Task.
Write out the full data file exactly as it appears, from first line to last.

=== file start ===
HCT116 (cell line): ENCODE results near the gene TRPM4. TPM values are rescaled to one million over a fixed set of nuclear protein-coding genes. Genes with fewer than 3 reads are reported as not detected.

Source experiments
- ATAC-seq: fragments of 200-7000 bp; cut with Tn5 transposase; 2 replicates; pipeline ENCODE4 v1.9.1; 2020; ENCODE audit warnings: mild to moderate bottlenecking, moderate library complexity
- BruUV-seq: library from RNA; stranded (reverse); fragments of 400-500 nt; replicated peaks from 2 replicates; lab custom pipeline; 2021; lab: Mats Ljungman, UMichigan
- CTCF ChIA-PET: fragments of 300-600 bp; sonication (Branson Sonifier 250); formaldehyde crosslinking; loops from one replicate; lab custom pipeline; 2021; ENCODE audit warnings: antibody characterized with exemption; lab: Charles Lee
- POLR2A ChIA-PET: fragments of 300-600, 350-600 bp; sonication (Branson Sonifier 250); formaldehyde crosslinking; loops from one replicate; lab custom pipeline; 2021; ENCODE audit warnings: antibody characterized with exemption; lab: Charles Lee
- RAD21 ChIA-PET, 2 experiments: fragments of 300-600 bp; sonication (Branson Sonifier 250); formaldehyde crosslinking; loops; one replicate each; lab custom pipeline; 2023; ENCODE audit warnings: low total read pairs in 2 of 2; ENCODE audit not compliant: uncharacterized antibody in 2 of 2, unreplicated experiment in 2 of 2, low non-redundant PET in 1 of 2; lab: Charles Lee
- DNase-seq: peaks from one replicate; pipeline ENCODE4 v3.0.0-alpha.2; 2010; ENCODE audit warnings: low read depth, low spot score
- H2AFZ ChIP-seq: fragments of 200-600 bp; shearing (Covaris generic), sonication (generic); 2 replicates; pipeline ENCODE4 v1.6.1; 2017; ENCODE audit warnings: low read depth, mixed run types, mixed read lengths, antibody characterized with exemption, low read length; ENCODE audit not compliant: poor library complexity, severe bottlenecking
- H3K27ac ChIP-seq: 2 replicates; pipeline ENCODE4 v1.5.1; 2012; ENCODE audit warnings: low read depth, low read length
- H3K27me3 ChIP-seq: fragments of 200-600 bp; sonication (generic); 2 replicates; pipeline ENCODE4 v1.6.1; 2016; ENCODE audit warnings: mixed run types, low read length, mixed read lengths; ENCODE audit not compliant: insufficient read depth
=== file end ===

HCT116 (cell line): ENCODE results near the gene TRPM4. TPM values are rescaled to one million over a fixed set of nuclear protein-coding genes. Genes with fewer than 3 reads are reported as not detected.

Source experiments
- ATAC-seq: fragments of 200-7000 bp; cut with Tn5 transposase; 2 replicates; pipeline ENCODE4 v1.9.1; 2020; ENCODE audit warnings: mild to moderate bottlenecking, moderate library complexity
- BruUV-seq: library from RNA; stranded (reverse); fragments of 400-500 nt; replicated peaks from 2 replicates; lab custom pipeline; 2021; lab: Mats Ljungman, UMichigan
- CTCF ChIA-PET: fragments of 300-600 bp; sonication (Branson Sonifier 250); formaldehyde crosslinking; loops from one replicate; lab custom pipeline; 2021; ENCODE audit warnings: antibody characterized with exemption; lab: Charles Lee
- POLR2A ChIA-PET: fragments of 300-600, 350-600 bp; sonication (Branson Sonifier 250); formaldehyde crosslinking; loops from one replicate; lab custom pipeline; 2021; ENCODE audit warnings: antibody characterized with exemption; lab: Charles Lee
- RAD21 ChIA-PET, 2 experiments: fragments of 300-600 bp; sonication (Branson Sonifier 250); formaldehyde crosslinking; loops; one replicate each; lab custom pipeline; 2023; ENCODE audit warnings: low total read pairs in 2 of 2; ENCODE audit not compliant: uncharacterized antibody in 2 of 2, unreplicated experiment in 2 of 2, low non-redundant PET in 1 of 2; lab: Charles Lee
- DNase-seq: peaks from one replicate; pipeline ENCODE4 v3.0.0-alpha.2; 2010; ENCODE audit warnings: low read depth, low spot score
- H2AFZ ChIP-seq: fragments of 200-600 bp; shearing (Covaris generic), sonication (generic); 2 replicates; pipeline ENCODE4 v1.6.1; 2017; ENCODE audit warnings: low read depth, mixed run types, mixed read lengths, antibody characterized with exemption, low read length; ENCODE audit not compliant: poor library complexity, severe bottlenecking
- H3K27ac ChIP-seq: 2 replicates; pipeline ENCODE4 v1.5.1; 2012; ENCODE audit warnings: low read depth, low read length
- H3K27me3 ChIP-seq: fragments of 200-600 bp; sonication (generic); 2 replicates; pipeline ENCODE4 v1.6.1; 2016; ENCODE audit warnings: mixed run types, low read length, mixed read lengths; ENCODE audit not compliant: insufficient read depth